For a better understanding of the invention as well as other objects and further features thereof, reference is made to the following detailed description to be read in conjunction with the accompanying drawing:
FIG. 1 is a front view of a window storm shield and guard assembly in accordance with the invention installed in a window jamb of a building;
FIG. 2 is a longitudinal section taken through the installation;
FIG. 3 is an exploded view of the assembly showing its principal components; a main frame and a barrier frame;
FIG. 4 illustrates the pattern of holes in the perforated panel on the barrier frame;
FIG. 5 in a rear view of the assembly in the closed mode;
FIG. 6 shows the assembly in its open mode.
An assembly in accordance with the invention can be installed in either of two ways. In one way which is illustrated in the figures, the assembly generally designated by reference numeral 10 is installed to fit within the jamb of a building window. The other way of installing the assembly is to fit it against the building masonry face surrounding the jamb of the window and attach it thereto.
In either case, the installed assembly functions both as a storm barrier to protect the window from strong winds and wind-borne debris, and as a security barrier to deter an intruder from entering the building.
FIGS. 1, 2 and 3 show an assembly 10 in accordance with the invention fitted within the jamb 13 of a building window. The main components of the assembly are a main frame 11 and a barrier frame 12. These components are both formed of high-strength, corrosion-resistant metal.
Main frame 11 fits snugly within window jamb 13, and is secured to the jamb by suitable fasteners. Behind jamb 13 is a window 14 which is illustrated as a single pane of glass. However, in practice, the window will be of any conventional type that can be opened or shut.
Main frame 11 is formed with right angle side walls to define a rectangular socket whose dimensions are such as to neatly nest the rectangular barrier frame 12. Hinges 15 and 16 are attached to the front face at the upper end of main frame 11 and are coupled to the upper end of the barrier frame 12, thereby hinging barrier frame 12 to main frame 11 so that the barrier frame may be swung out of the main frame and raised to a horizontal position in which the barrier frame is normal to the main frame, as shown in FIG. 6.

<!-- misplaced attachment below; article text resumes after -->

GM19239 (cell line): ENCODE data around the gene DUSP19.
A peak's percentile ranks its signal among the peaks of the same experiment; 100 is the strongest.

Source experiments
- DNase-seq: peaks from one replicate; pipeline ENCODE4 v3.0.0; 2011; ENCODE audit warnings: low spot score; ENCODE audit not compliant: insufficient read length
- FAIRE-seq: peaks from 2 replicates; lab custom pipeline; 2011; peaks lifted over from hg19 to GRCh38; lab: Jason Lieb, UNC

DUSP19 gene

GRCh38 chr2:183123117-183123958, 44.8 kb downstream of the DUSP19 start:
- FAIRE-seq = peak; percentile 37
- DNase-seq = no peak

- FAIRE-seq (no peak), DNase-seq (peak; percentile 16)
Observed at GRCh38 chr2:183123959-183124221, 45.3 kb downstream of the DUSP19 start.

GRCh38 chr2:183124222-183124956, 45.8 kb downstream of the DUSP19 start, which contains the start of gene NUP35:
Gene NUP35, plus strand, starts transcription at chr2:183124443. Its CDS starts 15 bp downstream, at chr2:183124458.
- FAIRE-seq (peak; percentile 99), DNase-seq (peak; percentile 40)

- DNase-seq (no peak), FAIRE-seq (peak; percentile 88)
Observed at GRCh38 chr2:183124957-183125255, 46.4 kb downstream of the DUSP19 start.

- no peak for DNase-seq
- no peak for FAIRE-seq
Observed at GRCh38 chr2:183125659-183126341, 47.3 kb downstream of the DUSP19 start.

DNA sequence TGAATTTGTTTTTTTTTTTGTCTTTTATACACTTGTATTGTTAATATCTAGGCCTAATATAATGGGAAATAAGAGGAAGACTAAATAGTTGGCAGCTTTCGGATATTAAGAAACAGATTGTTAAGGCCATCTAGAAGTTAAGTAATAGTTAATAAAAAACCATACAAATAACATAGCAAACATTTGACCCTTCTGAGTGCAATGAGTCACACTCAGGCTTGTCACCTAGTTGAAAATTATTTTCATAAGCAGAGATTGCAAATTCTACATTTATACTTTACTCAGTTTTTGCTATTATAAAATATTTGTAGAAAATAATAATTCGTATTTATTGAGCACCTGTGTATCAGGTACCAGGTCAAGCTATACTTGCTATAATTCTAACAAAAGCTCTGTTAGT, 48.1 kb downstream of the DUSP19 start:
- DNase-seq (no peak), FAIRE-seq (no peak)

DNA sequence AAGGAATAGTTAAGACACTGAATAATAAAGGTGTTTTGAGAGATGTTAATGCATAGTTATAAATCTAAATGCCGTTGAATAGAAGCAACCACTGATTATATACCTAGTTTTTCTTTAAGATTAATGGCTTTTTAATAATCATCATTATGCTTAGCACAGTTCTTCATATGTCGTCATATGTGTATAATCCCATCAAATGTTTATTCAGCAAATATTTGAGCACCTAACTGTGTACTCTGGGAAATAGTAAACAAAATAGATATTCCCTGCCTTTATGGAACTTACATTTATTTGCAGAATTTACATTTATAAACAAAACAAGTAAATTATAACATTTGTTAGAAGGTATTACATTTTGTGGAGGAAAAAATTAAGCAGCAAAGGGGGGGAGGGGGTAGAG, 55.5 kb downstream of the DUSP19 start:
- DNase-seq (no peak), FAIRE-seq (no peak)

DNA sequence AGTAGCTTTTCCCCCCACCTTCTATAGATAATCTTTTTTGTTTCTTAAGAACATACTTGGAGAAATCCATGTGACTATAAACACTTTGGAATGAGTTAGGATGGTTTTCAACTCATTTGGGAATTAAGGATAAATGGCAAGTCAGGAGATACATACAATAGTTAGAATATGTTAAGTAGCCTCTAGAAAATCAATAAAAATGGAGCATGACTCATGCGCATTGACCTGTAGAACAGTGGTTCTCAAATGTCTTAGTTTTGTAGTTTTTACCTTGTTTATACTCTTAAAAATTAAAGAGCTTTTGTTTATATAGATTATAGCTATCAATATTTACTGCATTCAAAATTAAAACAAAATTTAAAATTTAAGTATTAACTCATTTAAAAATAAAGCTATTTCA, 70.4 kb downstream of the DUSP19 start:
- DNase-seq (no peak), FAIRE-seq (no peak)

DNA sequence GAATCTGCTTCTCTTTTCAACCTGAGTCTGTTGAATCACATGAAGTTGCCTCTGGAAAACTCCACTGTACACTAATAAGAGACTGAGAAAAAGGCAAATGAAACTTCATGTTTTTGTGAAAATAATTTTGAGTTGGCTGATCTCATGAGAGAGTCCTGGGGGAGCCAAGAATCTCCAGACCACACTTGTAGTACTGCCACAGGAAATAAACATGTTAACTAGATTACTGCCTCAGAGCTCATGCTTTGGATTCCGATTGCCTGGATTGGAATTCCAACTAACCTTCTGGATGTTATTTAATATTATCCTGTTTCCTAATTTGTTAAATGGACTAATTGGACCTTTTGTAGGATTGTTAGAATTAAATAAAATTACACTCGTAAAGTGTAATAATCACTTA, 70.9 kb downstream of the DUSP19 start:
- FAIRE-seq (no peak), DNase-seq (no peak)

Supported within barrier frame 12 is a perforated heavy-duty metal panel 17 having circular holes h, as shown separately in FIG. 4. The holes are in a rectangular array pattern in which each horizontal row of holes is staggered 60 degrees with respect to the adjacent row of holes. Hence the arcuate metal lands in the network interconnecting the array of holes are thin so that the perforated panel only serves to somewhat reduce the passage of light and the flow of air through the panel toward the window protected thereby.
Nevertheless the panel acts to shutter out a substantial portion of the sun's harmful ultra-violet rays while maintaining proper air flow and light transmission.
The uniform pattern of circular holes h in the perforated metal barrier panel 17 effectively exposes the window covered thereby in the manner of a scrim curtain. This scrim reduces the illumination of the curtained window without visually blocking the window. Thus when the perforated barrier panel is in place in the closed mode of the assembly, one looking toward the window is scarcely aware of the panel, hence the barrier panel is relatively inconspicuous.
In order for perforated metal panel 17 to function effectively as a storm shield capable of withstanding strong winds of hurricane intensity, as well as debris borne by these winds, it is essential that it has exceptional strength. To this end panel 17 may be made of perforated heavy-duty galvannealed steel or stainless steel. And to render the panel weather resistant, it may be coated with a polyester film. Or a liquid coating may be baked on the panel to enhance its attractiveness.
Mounted on the inner wall of the lower end of barrier frame 12 is a latching mechanism 18 whose latching arm extends laterally from the end of a shaft turnable by a handle. Latching mechanism 18 cooperates with a right angle plate 19 mounted on the lower end of the main frame 11, the plate having a locking slot therein. When the shaft of the latching mechanism is turned, the locking slot in plate 19 then receives the latching arm and latches the barrier frame 12. Barrier frame 12 can only be unlatched from the inside of the assembly by first opening the window protected by the assembly to obtain access to the latching mechanism.